Every month PEDCO will highlight a member of our Advisory Board through a Q&A session we have done with them. This month we spoke with Dr. Jochen Jäger, Quality functional lead at Roche Diagnostics.
Dr. Jochen Jäger graduated from the University of Washington, Seattle in computer science in 2002 and obtained a PhD in computational molecular biology from the FU Berlin and the Max Planck Institute for Molecular Genetics, Berlin in 2006. He has more than fifteen years experience in the medical device industry and currently supports IT and pre/post analytical devices as a quality functional lead.
Dr. Jäger is also a co-author of the ‘Technical Information Report’ TIR45 with the title ‘Guidance on the use of AGILE practices in the development of medical device software’. The paper is published by AAMI (Association for the Advancement of Medical Instrumentation) see more: https://www.pedco.eu/2.0/
Read our conversation with Dr. Jochen Jäger:
Tell us about yourself, how did you get to where you are today?
As with many things in life it is a combination of perseverance and coincidences. By nature, I am extremely inquisitive and eager to learn. That’s why I spent quite some time in academia gathering a diploma, a master and a PhD in computer science and computational biology. On the other hand, I do enjoy working on practical, innovative and smart solutions, especially when they are meaningful. So, I shifted to the healthcare industry, helping to improve patients lives.
That is where I am now for 15 years in various roles, most recently in the role of a digitalization lead.
As a co-author of the TIR45, can you summarize how Agile practices can be used in the development of medical software?
Firstly, one of the reasons why we wrote TIR45 was to remove the urban myth that agile cannot be applied in healthcare. Agile methodology per se does not conflict with regulatory requirements for medical devices. On the contrary, agile methods can add value by enhancing customer focus and efficiency. However, medical device companies need to assess and adapt their quality systems and procedures to a) include agile methods and b) adapt the agile methods so that they are compliant to regulations. The goal is to apply agile within the context of a quality management system (QMS) and use agile to efficiently develop products while producing the necessary artifacts to satisfy the QMS.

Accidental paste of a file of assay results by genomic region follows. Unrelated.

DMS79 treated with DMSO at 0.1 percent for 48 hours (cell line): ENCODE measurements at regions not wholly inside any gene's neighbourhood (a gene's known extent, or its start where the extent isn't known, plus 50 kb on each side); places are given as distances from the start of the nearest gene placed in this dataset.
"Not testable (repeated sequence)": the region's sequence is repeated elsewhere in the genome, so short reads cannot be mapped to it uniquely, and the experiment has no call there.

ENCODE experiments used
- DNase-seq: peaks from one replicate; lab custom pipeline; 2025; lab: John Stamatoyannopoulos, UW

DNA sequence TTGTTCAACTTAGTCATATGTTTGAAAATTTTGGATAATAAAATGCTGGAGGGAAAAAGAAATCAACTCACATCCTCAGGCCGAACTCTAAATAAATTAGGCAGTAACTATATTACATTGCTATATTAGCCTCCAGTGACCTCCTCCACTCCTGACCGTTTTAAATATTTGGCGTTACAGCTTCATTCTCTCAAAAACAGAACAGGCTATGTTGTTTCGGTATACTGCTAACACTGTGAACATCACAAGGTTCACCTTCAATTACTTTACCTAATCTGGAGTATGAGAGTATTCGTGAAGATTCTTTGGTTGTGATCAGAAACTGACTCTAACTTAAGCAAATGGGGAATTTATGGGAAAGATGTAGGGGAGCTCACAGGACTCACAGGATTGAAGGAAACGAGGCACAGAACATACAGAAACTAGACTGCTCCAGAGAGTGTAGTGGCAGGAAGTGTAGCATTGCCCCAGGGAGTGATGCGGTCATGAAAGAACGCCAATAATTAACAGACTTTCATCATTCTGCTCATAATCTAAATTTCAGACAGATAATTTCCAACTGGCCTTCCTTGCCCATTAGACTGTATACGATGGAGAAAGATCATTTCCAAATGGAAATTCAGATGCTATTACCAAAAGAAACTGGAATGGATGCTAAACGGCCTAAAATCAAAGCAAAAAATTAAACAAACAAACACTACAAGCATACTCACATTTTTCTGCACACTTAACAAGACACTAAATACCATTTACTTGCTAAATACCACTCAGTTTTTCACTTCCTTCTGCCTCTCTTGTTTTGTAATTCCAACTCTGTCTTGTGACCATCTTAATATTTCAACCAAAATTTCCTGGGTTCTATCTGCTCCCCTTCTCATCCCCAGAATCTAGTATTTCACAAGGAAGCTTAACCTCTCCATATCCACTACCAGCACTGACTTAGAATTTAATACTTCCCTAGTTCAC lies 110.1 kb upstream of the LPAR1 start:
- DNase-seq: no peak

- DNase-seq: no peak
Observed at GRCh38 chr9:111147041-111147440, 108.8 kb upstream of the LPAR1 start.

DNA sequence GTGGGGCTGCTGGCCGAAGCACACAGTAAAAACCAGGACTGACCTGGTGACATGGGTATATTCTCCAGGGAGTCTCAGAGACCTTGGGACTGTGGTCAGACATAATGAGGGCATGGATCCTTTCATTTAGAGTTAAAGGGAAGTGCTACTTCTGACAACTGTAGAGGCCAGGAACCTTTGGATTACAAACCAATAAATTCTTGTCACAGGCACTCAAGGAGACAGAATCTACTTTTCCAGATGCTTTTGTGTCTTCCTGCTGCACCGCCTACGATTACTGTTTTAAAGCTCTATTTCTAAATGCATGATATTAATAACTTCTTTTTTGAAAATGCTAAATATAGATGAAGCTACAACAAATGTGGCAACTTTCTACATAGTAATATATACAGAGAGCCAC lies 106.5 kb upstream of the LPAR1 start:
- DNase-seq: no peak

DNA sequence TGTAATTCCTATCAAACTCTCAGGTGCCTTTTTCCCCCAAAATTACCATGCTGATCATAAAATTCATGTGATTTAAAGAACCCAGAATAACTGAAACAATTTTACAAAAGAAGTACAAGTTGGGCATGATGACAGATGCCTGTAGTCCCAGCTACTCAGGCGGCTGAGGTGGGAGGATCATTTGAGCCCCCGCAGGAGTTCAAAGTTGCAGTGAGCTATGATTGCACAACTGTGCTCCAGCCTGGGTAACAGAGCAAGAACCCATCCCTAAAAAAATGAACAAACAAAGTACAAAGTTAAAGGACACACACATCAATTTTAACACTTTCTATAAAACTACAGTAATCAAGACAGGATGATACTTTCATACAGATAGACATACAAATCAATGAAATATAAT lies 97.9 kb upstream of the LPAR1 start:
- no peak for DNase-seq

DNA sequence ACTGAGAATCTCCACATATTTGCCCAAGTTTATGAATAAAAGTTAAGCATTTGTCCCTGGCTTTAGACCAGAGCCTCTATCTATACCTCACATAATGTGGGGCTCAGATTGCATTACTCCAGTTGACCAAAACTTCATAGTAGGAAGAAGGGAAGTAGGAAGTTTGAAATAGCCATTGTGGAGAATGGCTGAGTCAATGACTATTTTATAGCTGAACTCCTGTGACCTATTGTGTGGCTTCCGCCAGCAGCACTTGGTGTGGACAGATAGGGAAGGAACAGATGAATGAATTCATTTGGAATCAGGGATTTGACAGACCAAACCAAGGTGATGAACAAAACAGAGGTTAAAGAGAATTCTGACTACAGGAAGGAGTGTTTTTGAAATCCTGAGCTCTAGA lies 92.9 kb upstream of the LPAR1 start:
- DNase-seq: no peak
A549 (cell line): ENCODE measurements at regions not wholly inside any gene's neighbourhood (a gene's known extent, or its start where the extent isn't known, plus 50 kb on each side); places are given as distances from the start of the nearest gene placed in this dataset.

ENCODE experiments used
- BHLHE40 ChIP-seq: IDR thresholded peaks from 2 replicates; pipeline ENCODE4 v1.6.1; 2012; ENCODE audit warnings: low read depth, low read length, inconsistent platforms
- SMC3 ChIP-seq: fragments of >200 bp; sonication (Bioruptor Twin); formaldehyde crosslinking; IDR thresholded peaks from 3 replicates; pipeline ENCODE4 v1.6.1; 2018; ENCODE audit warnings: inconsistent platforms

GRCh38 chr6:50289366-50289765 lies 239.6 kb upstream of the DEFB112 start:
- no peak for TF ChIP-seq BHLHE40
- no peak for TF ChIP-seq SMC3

What excites you most about Applied SAFe?
That it is a unique fusion of easy to use best in class process management and scaling agile.
What are the benefits you see in Applied SAFe when it comes to compliance? Specifically in the medical field.
Especially in the medical device industry compliance is crucial and it is not easy to adapt the historically grown, rigid structures to allow a new framework. Many companies struggle here with the integration of scaled agile (or even agile/scrum) into their QMS and having a compliant, effective and efficient solution. Applied SAFe can really help ease the transition to establish both: scaling agile within the organization and having a tailor made process management platform that fits into the QMS.
What motivates you?
Having a common goal, seeking a simple solution to a meaningful and complex challenge and working with a team of passionate people, learning from each other and complementing each other.
How do you see the future of SAFe and Applied SAFe?
According to the “state of agile report” SAFe has acquired a significant market share and continues to be the most popular scaling method. I have no doubt that this trend continues.
As many companies struggle to apply SAFe in a regulated environment and Applied SAFe can fill this niche I am confident that a brilliant future lies ahead.